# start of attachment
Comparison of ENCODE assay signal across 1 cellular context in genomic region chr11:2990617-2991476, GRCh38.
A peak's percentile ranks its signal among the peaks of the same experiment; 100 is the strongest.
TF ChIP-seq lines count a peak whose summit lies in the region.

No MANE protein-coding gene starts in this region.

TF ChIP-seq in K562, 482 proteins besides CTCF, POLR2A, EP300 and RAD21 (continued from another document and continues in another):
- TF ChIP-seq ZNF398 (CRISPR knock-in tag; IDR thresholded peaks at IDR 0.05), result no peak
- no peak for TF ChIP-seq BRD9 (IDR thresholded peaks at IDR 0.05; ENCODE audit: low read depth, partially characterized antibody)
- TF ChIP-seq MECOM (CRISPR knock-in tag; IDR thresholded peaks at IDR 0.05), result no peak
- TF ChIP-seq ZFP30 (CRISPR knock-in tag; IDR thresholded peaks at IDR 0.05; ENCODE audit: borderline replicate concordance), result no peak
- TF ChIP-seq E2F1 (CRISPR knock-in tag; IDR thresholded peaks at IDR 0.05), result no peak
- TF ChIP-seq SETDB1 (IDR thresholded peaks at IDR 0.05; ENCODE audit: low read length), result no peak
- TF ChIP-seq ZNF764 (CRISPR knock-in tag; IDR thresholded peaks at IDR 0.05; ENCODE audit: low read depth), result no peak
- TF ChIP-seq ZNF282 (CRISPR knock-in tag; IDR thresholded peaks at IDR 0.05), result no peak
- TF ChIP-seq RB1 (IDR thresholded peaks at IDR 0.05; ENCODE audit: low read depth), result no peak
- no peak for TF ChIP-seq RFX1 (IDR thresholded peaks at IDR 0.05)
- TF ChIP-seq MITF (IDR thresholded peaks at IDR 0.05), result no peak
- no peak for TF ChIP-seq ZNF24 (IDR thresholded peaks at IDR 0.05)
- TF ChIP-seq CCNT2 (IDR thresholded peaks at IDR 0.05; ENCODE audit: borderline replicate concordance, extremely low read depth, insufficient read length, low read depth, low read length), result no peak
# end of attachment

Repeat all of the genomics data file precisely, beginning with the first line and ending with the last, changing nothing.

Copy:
Comparison of ENCODE assay signal across 1 cellular context in genomic region chr11:2990617-2991476, GRCh38.
A peak's percentile ranks its signal among the peaks of the same experiment; 100 is the strongest.
TF ChIP-seq lines count a peak whose summit lies in the region.

No MANE protein-coding gene starts in this region.

TF ChIP-seq in K562, 482 proteins besides CTCF, POLR2A, EP300 and RAD21 (continued from another document and continues in another):
- TF ChIP-seq ZNF398 (CRISPR knock-in tag; IDR thresholded peaks at IDR 0.05), result no peak
- no peak for TF ChIP-seq BRD9 (IDR thresholded peaks at IDR 0.05; ENCODE audit: low read depth, partially characterized antibody)
- TF ChIP-seq MECOM (CRISPR knock-in tag; IDR thresholded peaks at IDR 0.05), result no peak
- TF ChIP-seq ZFP30 (CRISPR knock-in tag; IDR thresholded peaks at IDR 0.05; ENCODE audit: borderline replicate concordance), result no peak
- TF ChIP-seq E2F1 (CRISPR knock-in tag; IDR thresholded peaks at IDR 0.05), result no peak
- TF ChIP-seq SETDB1 (IDR thresholded peaks at IDR 0.05; ENCODE audit: low read length), result no peak
- TF ChIP-seq ZNF764 (CRISPR knock-in tag; IDR thresholded peaks at IDR 0.05; ENCODE audit: low read depth), result no peak
- TF ChIP-seq ZNF282 (CRISPR knock-in tag; IDR thresholded peaks at IDR 0.05), result no peak
- TF ChIP-seq RB1 (IDR thresholded peaks at IDR 0.05; ENCODE audit: low read depth), result no peak
- no peak for TF ChIP-seq RFX1 (IDR thresholded peaks at IDR 0.05)
- TF ChIP-seq MITF (IDR thresholded peaks at IDR 0.05), result no peak
- no peak for TF ChIP-seq ZNF24 (IDR thresholded peaks at IDR 0.05)
- TF ChIP-seq CCNT2 (IDR thresholded peaks at IDR 0.05; ENCODE audit: borderline replicate concordance, extremely low read depth, insufficient read length, low read depth, low read length), result no peak